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M. NAGA VENKATA LAKSHMI V. VISKHAPATNAM MUNICIPAL CORP. & ANR  RD-SC 948 (18 September 2007)
S.B. Sinha & Harjit Singh Bedi
CIVIL APPEAL NO. 4344 OF 2007 [Arising out of SLP (Civil) No. 5139 of 2005] S.B. SINHA, J :
1. Leave granted.
2. Appellant herein purchased about 167 sq. yard of vacant land in plot No. C/1&2, R.S. No. 52(P) situate at Balayya Sastry's layout, Sitammadhara, Alipuram Extension Ward, Visakhapatnam by reason of a deed of sale dated 8.07.1982. The said layout was not an approved one. The Competent Authority to approve the layout plan was the Visakhapatnam Urban Development Authority (VUDA) created under the Andhra Pradesh Urban Areas (Development) Act, 1975 (for short "the Act"). A revised plan was prepared in the year 1989. The name of locality was changed to Radha Krishna Nagar. Plots belonging to others had been regularized but the appellant's plot was not. A representation was made by her to VUDA but she did not receive any response thereto. Appellant also filed an application for sanction of a building plan before the Visakkhapatnam Municipal Corporation. The said application was dismissed on the premise that the proposed constructions fell on the reserved open space in the Radha Krishna Nagar Layout.
3. Questioning the legality of the said purported order, a writ application was filed by her. The same was dismissed by a learned Single Judge of the Andhra Pradesh High Court by an order dated 22.01.2004 stating:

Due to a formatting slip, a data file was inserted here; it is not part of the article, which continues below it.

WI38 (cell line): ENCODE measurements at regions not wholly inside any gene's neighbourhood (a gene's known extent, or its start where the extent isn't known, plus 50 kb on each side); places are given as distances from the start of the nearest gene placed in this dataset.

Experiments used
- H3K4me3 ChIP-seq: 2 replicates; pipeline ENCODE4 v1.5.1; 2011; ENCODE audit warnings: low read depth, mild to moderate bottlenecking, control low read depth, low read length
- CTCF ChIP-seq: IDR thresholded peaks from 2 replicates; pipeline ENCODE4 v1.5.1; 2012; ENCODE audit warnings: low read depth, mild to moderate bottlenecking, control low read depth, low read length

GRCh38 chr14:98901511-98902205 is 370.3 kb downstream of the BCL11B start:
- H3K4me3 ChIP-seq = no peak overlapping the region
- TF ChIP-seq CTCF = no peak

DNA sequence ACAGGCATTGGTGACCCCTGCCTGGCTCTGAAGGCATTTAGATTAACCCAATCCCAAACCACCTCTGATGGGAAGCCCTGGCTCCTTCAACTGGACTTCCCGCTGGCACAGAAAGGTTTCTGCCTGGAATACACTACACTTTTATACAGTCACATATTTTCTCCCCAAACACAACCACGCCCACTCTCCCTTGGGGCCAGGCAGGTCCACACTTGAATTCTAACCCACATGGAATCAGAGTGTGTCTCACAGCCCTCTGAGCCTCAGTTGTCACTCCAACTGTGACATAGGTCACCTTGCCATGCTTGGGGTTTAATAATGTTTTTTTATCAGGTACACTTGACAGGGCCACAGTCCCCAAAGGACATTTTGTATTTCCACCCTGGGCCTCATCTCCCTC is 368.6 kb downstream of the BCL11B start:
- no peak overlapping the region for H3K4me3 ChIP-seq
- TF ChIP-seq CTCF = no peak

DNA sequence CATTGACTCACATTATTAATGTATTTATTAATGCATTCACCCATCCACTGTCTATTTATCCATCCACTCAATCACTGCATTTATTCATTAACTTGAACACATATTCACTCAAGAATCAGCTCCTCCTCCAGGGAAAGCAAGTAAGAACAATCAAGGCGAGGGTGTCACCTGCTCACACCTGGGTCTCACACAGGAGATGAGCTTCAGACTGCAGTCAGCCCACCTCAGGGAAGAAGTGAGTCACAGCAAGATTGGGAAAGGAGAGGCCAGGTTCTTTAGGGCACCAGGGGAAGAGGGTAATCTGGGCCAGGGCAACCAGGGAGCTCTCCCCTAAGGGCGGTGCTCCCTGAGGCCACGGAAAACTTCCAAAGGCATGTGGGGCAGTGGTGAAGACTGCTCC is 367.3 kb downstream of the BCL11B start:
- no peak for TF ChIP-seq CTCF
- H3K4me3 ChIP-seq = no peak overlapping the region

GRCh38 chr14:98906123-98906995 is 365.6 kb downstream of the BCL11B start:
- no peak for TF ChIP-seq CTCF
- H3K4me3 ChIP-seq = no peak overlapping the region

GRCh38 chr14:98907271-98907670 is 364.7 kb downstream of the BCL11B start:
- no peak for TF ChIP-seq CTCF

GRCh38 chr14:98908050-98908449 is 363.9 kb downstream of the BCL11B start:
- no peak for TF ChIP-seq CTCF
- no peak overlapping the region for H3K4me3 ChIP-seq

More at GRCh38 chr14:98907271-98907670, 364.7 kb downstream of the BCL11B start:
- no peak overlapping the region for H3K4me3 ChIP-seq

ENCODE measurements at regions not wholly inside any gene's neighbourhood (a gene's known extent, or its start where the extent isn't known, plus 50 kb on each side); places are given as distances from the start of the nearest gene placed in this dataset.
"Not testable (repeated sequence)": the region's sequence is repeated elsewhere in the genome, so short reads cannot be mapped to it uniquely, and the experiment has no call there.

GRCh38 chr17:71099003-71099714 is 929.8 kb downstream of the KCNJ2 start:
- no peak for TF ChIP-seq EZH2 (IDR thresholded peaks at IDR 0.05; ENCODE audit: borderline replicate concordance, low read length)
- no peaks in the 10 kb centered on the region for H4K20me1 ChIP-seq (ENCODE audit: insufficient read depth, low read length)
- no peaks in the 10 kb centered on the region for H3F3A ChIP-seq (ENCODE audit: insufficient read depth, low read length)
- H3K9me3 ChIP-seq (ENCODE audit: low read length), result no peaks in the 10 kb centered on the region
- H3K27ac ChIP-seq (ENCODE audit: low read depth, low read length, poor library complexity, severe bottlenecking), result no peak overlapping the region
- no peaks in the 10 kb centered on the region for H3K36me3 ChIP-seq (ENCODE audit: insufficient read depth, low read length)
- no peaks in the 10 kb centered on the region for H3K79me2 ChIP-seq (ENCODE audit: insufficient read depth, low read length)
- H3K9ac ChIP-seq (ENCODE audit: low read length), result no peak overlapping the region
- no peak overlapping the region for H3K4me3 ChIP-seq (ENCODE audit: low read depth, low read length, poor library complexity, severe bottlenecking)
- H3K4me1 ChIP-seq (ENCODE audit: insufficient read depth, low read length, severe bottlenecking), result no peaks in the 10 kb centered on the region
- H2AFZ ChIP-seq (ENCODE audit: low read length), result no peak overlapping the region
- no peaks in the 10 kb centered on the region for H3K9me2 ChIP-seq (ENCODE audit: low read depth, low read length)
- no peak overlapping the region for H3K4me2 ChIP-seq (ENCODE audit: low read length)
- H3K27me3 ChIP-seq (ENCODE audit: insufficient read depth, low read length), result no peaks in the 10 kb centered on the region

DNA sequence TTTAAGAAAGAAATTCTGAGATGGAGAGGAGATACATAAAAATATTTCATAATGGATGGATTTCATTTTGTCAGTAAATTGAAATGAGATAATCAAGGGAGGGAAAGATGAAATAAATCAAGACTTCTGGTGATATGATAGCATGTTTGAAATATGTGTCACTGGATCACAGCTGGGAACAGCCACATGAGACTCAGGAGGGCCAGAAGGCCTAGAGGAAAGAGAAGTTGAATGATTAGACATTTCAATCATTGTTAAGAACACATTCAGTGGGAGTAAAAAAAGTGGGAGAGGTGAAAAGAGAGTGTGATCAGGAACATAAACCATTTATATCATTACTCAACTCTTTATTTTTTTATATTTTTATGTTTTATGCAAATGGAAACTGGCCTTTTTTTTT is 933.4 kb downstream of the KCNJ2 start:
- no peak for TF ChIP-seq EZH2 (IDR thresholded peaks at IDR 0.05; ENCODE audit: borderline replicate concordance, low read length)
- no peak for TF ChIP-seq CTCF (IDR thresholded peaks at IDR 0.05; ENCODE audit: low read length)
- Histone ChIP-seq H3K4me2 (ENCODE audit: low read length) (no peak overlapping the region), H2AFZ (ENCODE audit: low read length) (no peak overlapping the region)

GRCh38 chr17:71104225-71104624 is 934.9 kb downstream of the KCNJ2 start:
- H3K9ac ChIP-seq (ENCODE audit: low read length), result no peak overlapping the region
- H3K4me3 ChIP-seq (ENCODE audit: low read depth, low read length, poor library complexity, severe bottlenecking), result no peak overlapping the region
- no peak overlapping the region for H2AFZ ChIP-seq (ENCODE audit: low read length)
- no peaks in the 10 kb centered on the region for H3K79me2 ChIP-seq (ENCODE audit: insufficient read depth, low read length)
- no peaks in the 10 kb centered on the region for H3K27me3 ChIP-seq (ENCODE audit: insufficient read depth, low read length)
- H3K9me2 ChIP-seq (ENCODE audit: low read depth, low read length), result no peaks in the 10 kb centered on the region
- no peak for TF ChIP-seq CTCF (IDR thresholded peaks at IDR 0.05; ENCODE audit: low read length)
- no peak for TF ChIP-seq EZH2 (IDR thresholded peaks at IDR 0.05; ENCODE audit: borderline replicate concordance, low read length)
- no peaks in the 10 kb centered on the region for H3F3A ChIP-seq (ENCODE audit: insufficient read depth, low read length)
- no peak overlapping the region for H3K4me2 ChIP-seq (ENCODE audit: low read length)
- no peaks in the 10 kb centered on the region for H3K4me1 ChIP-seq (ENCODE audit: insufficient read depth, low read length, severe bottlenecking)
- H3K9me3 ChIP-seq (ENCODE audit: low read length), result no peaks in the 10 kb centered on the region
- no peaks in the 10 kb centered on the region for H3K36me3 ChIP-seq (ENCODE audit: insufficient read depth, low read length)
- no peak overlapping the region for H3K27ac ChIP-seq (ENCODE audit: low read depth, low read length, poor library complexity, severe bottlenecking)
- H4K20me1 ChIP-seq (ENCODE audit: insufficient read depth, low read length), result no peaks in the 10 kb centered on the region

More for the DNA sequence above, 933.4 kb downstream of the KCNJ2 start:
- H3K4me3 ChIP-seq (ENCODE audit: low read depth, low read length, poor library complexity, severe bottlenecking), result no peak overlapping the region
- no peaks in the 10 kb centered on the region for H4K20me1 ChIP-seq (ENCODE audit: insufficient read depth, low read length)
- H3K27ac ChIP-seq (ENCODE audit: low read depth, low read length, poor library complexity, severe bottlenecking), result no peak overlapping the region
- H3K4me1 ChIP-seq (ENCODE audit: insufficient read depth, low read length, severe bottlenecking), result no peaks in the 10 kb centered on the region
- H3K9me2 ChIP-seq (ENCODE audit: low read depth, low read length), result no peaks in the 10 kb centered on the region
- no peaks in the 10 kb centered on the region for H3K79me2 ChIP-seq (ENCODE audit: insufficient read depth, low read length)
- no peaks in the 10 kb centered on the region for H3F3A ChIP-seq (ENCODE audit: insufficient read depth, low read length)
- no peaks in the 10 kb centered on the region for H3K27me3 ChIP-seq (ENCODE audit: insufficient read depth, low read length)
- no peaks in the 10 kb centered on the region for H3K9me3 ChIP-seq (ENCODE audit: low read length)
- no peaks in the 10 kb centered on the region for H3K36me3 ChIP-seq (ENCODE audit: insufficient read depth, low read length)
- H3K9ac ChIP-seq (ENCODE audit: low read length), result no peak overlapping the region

"The relief prayed for by the petitioner to direct the respondents to regularize the plot purchased by her in the unapproved layout, which is shown as reserved open space in the approved layout, cannot be granted. The petitioner knowing fully well that the Balayya Sastri layout is not approved, yet risked her monies to purchase a plot in the said layout. According to the own admission of the petitioner, she had purchased the plot in the unapproved layout known as Balayya Sastri, under a registered sale deed from her vendor. When, according to the own admission of the petitioner, she had purchased the plot in the unapproved layout, which was subsequently transformed into an approved layout known as Radha Krishna Nagar, it is not open for her to contend that respondent no. 1 ought not to have refused permission for construction of building in the said plot on the ground that the plot purchased by the petitioner in the approved layout, is shown as reserved open space. It is required to be noted that reserved open space are normally earmarked for providing lung space to the inhabitants of a colony, and it would not be in the interest of general public to accord permission for construction of building therein contrary to the layout. The Apex Court as well as this Court have been consistently holding that reserved open spaces should be made use of for the purposes for which they have been earmarked, and no construction which is destined to defeat the very purpose of providing lung spaces, should be allowed to be made. Inasmuch as in the approved layout, the plot purchased by the petitioner was shown as reserved open space, respondent no. 1 had refused to grant permission to construct a building therein, and no exception can be taken thereto. Respondent no. 1 has no obligation, and for that matter, he cannot be directed to grant permission to the petitioner for construction of building in the plot, which admittedly in the approved layout is shown as reserved open space."